ICSE Board Sociology Syllabus for Class 12
ICSE Board Syllabus for Class 12 Sociology
Paper I - Theory: 3 hours ……70 marks
Paper II- Practical Work ……30 marks
PAPER - I (THEORY) – 70 Marks
Part 1 (20 marks)
will consist of compulsory shortanswer questions testing knowledge, application andskills relating to elementary / fundamental aspects of
the entire syllabus.
Part II (50 marks)
will consist of seven questions outof which the candidate will be required to answer five
questions, each carrying 10 marks.
1. Social Institutions
Definition of Social Institutions. Types of socialinstitutions: Kinship, Marriage, Family, Religion, Economic organizations, Law and Justices ystems.
2. Kinship and Clan
(i) Types of kinship: consanguineous and affinal kinship. (ii) Degree of kinship, range of kinship
(iii) Kinship usages - avoidance, joking relationship, teknonymy, avunculate, amitate, couvades.(iv) Kinship terms - descriptive and classificatory. (v) Residence and descent.
(vi) Clan: basic features, phratry, views about formation of phratry, moiety and dual organization, Morgan's claim, Tylor's analogy; clan organisation in Indian tribes.Discuss the nature of types of kinship; degree of kinship (primary, secondary, tertiary), broad range and narrow range; discuss avoidance, joking relationship, teknonymy, avunculate,amitate, couvade; Also discuss descriptive and classificatory, residence and descent.
Clan: basic features, phratry, views about formation of phratry, Morgan's claim, Tylor's analogy; clan organisation in Indian tribes.
3. Marriage and Inheritance
(i) Definitions and functions of marriage.Discuss the nature of marriage and its functions.
(ii) History of human marriage. Ways of acquiring mates: probationary, by capture, by trial, by purchase, by service, by exchange, by mutual consent and elopement, by intrusion, by inheritance of widows.Examples of promiscuity, monogamy,polyandry and polygyny among certain tribes; views of Morgan.Discuss the various ways of acquiring mates as specified above.
(iii) Forms of marriage: exogamy, endogamy,cross cousin, levirate, sororate, polygamy, andhypergamy.Self explanatory.
4. The Family
(i) Origin of family.
Morgan's evolutionary scheme.(ii) Definition and features. Definition and features by MacIver.(iii) Functions of family.Reasons for the universal existence of family:roots of family, family as an association (primary and extended family, consanguineous and conjugal family, family
of origin and procreation, polygyny,polyandry, unilateral and bilateral, lineage,sib, gotra, patripotestal, matripotestal andavuncupotestal, matrilineal and patrilineal,matrilocal, patrilocal and avunculocal).(iv) Forms of the family. Matriarchal and patriarchal societies in India, @uclear and joint families; small family norm.(v) Changing nature of the family. Structural changes, functional changes;Factors responsible for the changes.
5. Religion, Magic and Morality
(i) Definition and concepts; magic, religion and science; beliefs, rituals, superstitions, taboo.A brief discussion on the above.(ii) Functions and dysfunctions of religion.A brief discussion on the above.(iii) Theories of religions: animism, animatism,manaism, bongaism, naturism, totemism,fetishism, functional theories.A brief discussion of above concepts.(iv) World religions - Hinduism, Christianity,Islam, Buddhism, Judaism, Confucianism,Jainism, Sikhism, Zoroastrianism. A brief discussion of the basic principles of each religion.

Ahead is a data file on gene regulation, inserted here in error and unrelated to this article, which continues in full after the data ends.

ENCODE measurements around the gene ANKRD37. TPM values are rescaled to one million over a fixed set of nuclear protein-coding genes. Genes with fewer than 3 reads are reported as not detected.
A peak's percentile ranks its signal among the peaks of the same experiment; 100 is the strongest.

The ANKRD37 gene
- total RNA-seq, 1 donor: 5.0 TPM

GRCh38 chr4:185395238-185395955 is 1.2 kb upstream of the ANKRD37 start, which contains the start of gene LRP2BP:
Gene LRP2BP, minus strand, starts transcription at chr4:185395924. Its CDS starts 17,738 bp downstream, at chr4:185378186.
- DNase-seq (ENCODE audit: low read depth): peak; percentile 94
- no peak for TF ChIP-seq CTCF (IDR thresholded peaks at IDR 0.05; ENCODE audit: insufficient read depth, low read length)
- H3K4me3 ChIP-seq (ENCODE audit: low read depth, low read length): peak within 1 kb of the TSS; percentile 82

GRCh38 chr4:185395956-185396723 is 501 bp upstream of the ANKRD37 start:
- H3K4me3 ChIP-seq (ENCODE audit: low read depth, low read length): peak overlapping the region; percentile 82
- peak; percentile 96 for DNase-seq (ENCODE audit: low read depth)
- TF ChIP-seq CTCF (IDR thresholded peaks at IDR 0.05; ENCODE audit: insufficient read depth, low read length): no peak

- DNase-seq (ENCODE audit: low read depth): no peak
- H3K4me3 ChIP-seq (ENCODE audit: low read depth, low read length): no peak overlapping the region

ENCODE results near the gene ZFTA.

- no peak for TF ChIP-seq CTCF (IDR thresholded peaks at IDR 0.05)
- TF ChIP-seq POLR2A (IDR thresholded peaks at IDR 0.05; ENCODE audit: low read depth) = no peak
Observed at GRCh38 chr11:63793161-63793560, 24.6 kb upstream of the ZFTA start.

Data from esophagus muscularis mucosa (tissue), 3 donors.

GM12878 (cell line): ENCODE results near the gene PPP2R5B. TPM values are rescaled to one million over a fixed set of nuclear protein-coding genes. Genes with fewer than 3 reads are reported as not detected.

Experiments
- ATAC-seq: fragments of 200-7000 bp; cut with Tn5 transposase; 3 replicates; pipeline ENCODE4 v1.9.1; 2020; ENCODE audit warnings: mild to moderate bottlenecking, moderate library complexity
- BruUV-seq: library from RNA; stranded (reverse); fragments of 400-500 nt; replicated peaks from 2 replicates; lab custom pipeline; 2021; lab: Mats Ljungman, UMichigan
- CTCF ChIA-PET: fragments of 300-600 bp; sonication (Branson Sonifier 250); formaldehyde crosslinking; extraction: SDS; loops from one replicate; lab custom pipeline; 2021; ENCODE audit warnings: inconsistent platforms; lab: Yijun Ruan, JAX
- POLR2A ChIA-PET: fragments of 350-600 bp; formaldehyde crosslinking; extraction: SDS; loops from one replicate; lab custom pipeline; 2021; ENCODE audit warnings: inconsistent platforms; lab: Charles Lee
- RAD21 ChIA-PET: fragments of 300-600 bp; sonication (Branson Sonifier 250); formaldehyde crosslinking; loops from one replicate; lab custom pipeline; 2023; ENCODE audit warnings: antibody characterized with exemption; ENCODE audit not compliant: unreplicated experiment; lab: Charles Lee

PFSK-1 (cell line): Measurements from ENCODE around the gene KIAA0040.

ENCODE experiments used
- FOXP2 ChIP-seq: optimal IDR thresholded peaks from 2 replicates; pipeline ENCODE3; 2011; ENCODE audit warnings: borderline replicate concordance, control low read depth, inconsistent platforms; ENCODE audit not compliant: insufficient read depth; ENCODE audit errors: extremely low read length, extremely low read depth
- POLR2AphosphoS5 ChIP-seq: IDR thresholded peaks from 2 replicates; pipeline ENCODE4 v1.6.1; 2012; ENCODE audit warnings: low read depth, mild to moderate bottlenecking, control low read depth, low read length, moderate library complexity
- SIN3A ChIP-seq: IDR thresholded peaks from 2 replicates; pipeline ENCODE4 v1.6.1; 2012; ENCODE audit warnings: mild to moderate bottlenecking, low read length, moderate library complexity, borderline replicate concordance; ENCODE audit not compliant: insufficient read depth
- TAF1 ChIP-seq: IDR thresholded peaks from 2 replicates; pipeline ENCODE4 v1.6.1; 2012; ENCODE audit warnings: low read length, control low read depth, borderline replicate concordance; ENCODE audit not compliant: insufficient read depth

(v) Religion, magic and science: Frazer's types of magic, differences and similarities between religion and magic, between religion and
science.Discussion on Frazer's types of magic (contagious and homeopathic); white and black magic. Differences and similarities between religion and magic, religion and science. (vi) Morality: notion of morality, relation between religion and morality.Definition of morality; moral code, religious
code; relationship between religion and morality.
6. Economic Organisation(i) Economic activity and its types: preliminary concepts, collective economy, simple
transformative economy, early industrialism,
modern industrialism.Preliminary concepts - utility, wealth,economic and free goods, capital and consumer goods, price, costs, profit. The
collecting economy.The simple transformative economies: types,examples in India, exchange of economic goods.Early Industrialism: characteristics, feudal,
guild and domestic systems. Modern industrialism: characteristics, effects.(ii) Industry and social change: impact of industry on society, class as an effect of industrialisation, the new class, industry and position of women, urbanisation and modernisation.Class as an effect of industrialization Characteristics of class: individualism, economic and professional values,rationalism, disregard for taboos and prohibitions, the new class - urbanism.The factory system. More freedom. Urbanization and Modernization - definition only.
(iii) Economic organisation in tribal India:definition and classification; nature of primitive economies; property in primitive economies.Definition of economic organization. Growth of types of economic organizations through prehistoric times. Thumwald's classification.
Classification given by Adam Smith, List,Hildebrand, Grosse, Darryl Forde, Gordon Childe, Herskovitz and Ehrenfels @ature of primitive economies: Exploitation of nature. Barter and money; The profit motive, collective endeavour, rate of innovation, regular market, manufacture of consumption goods, specialization based on age and sex, property. Property in primitive economies: conception of property; individual and collective ownership of property - multiple possessory rights; rules of inheritance.
(iv) Economies of Indian tribes: food gathering,agriculture, shifting axe cultivation,handicrafts, pastoralism, industrial labour.Economies of Indian tribes: Food gathering;agriculture; shifting axe cultivation - different names, the process, criticism of this type of